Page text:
[Date Prev][Date Next][Thread Prev][Thread Next][Date Index][Thread Index]

Re: [ieee] Re: Re: Quick Re: to Dick Johnson's Re: COTS scope

I think that's a little harsh. A hash built into the machine can be of some value, assuming you can account for all of the storage in the machine.

Imagine a hash protocol where instead of always just asking for the hash of the entire memory image (which would be easy to forge) we instead asked the system for a hash of memory 0x0003221a through 0x0bfffcda (or whatever) and it were required to get that right. If we knew how much memory the machine had, by randomly choosing these ranges and comparing them with some reference image we could know that it had the correct image.

Unfortunately, this requires us to assume that the machine has only as much memory as we think it does, so it's not really perfect. If there is extra, uncounted memory, that extra memory could contain something malicious. But given a simple enough hardware platform, maybe it is good enough.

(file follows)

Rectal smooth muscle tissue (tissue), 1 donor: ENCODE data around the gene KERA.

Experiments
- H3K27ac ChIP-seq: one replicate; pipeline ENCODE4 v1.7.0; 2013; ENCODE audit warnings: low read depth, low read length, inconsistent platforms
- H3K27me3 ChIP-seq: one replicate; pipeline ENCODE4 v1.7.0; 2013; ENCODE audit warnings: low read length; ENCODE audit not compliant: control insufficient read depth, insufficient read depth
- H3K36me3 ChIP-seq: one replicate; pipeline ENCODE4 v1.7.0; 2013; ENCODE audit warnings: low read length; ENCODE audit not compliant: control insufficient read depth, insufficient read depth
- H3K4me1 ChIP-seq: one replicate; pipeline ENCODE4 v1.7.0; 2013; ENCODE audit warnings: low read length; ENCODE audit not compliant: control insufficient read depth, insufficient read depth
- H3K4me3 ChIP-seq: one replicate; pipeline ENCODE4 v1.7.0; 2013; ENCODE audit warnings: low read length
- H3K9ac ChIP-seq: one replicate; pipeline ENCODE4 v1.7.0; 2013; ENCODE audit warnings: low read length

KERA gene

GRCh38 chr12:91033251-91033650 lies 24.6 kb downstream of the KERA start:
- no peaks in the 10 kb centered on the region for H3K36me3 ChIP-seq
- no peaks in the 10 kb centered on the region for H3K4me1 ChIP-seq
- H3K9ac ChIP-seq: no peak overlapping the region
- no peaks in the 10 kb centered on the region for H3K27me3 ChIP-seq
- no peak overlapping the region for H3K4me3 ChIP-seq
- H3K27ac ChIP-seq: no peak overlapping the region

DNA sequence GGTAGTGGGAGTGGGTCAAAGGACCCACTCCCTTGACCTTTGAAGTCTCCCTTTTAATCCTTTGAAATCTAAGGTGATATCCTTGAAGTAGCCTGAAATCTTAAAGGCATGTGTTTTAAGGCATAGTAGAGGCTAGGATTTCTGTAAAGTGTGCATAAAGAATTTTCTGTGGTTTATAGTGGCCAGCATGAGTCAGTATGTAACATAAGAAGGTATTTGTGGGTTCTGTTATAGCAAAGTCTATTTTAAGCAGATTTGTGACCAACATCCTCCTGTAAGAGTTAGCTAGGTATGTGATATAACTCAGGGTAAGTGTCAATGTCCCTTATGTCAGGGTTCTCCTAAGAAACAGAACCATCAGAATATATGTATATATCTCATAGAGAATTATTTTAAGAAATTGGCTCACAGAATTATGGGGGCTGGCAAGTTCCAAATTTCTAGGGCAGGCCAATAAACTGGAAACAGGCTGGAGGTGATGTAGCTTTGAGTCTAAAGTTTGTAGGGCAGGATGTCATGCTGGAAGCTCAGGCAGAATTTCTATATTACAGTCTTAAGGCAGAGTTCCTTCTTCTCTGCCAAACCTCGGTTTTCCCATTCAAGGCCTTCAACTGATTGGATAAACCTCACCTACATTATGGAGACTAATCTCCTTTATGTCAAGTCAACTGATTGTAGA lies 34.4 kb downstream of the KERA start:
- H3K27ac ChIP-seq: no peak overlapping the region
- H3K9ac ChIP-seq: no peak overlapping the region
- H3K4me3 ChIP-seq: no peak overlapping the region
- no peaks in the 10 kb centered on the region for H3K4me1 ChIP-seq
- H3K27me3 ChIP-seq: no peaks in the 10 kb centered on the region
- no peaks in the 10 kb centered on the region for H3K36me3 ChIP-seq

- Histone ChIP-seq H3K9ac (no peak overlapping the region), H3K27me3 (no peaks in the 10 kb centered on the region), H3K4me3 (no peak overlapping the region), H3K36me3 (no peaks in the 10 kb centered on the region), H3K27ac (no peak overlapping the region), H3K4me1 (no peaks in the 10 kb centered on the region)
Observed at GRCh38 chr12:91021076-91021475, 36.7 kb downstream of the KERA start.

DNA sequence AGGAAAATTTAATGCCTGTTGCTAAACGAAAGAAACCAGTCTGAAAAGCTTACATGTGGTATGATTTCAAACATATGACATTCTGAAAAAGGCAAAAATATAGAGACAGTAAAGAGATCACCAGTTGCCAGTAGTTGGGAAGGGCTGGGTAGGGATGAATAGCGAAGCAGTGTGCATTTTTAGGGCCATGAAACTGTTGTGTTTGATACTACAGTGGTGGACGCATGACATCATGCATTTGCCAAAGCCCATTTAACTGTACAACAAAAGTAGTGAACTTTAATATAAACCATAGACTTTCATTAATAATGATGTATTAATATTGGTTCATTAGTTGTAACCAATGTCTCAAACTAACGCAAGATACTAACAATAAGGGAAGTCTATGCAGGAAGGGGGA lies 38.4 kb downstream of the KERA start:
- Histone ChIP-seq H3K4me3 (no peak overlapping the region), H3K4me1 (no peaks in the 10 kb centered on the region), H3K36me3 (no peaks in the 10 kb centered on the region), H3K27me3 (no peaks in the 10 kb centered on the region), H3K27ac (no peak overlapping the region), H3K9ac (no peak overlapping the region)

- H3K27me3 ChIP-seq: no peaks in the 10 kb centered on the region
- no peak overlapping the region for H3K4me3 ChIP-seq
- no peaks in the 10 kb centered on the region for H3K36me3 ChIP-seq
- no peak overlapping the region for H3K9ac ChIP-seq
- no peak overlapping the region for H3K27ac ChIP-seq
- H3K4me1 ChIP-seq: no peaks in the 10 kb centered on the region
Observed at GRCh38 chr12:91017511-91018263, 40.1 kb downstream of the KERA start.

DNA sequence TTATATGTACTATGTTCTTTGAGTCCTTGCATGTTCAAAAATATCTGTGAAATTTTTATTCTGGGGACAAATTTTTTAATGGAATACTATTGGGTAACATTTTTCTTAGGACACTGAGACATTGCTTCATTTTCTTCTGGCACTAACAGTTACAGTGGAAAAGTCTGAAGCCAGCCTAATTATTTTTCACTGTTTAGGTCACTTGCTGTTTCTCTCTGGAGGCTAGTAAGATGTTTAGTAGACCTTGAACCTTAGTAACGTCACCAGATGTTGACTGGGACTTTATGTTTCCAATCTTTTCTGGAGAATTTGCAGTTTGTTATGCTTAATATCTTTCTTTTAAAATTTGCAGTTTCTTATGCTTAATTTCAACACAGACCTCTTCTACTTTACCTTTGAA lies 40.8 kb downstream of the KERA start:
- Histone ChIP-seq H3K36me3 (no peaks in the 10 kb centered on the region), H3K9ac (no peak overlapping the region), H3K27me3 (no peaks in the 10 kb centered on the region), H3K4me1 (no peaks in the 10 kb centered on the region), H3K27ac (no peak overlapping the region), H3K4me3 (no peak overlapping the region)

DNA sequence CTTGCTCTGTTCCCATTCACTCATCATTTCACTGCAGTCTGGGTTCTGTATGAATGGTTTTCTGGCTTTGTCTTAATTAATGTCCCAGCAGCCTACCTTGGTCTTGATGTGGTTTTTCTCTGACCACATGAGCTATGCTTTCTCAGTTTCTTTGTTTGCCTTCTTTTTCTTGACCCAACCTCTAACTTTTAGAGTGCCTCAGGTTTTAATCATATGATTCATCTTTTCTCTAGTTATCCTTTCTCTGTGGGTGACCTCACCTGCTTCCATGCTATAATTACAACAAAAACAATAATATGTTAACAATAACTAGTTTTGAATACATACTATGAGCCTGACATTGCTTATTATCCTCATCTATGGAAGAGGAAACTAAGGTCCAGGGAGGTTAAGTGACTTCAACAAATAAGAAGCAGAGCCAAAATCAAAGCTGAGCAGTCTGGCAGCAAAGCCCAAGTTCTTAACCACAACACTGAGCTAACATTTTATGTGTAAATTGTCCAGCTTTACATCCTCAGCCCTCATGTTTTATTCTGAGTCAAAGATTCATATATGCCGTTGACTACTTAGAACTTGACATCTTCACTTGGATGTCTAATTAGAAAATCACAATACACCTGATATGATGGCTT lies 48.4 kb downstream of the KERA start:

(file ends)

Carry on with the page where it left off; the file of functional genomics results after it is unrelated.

(I'm not really an advocate for hashing myself--I worry about what happens if the reference image contains incorrect contents. Then all we've really accomplished is to make sure that exactly the same bad software is running everywhere.)


On 09 Dec 2004 22:51:46 -0500, Stanley A. Klein <sklein@cpcug.org> wrote:

At some point I discussed this with Doug Jones.

If the hash test is built into the voting machine, it can be
compromised.  Just give the right answer even if the test calculates the
wrong answer.

If it isn't built in, it can be used to install malicious code, just
like the system built by the Las Vegas slot machine inspector.  He
didn't get caught for doing that.  He only got caught for an escapade in
Atlantic City involving Keno and an accomplice who qualifies as one of
the world's stupidest crooks.  The guy "won" the largest Keno jackpot
ever in New Jersey, demanded the $100K winnings in cash and refused to
give his name.  The New Jersey police smelled a rat and wound up
catching the machine inspector who was the brains behind the fraud.
Nevada then investigated him and came up with the other fraud.

Either way, the hashing approach can be compromised, especially by

Stan Klein

-- andrewb@votehere.com